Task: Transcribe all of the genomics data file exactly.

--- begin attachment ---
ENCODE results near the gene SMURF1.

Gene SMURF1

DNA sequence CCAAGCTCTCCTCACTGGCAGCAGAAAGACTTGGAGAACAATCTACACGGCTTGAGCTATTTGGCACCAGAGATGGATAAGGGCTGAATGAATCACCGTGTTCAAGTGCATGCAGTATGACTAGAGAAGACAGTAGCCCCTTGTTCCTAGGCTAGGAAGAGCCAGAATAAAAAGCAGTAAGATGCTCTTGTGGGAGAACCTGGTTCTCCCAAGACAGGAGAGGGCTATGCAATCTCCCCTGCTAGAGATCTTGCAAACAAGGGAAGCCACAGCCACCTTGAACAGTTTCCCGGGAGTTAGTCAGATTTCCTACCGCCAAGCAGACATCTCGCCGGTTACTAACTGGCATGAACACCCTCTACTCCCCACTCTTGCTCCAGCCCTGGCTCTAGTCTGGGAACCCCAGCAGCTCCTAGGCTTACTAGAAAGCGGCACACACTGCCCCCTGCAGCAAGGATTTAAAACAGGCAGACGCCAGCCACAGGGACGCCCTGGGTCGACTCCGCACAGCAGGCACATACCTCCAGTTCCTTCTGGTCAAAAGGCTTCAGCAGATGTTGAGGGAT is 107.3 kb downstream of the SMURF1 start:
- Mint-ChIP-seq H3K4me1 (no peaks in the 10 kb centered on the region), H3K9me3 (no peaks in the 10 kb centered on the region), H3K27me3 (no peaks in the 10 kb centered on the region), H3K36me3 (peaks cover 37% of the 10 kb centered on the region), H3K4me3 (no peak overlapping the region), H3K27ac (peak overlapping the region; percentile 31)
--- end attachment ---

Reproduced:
ENCODE results near the gene SMURF1.

Gene SMURF1

DNA sequence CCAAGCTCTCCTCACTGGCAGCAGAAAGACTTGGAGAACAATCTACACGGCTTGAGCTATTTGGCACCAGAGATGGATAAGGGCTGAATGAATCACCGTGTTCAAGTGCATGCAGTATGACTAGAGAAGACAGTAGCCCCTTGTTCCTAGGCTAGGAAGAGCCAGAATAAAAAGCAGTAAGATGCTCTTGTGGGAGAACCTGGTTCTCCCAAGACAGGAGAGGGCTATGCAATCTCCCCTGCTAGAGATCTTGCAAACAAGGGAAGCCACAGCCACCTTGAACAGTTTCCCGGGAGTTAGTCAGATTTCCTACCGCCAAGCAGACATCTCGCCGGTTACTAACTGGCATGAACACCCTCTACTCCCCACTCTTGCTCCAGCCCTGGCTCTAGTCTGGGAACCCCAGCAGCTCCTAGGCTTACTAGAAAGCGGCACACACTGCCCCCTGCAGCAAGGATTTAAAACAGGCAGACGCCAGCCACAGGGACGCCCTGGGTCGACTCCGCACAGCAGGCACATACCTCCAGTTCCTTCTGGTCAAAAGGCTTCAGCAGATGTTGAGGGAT is 107.3 kb downstream of the SMURF1 start:
- Mint-ChIP-seq H3K4me1 (no peaks in the 10 kb centered on the region), H3K9me3 (no peaks in the 10 kb centered on the region), H3K27me3 (no peaks in the 10 kb centered on the region), H3K36me3 (peaks cover 37% of the 10 kb centered on the region), H3K4me3 (no peak overlapping the region), H3K27ac (peak overlapping the region; percentile 31)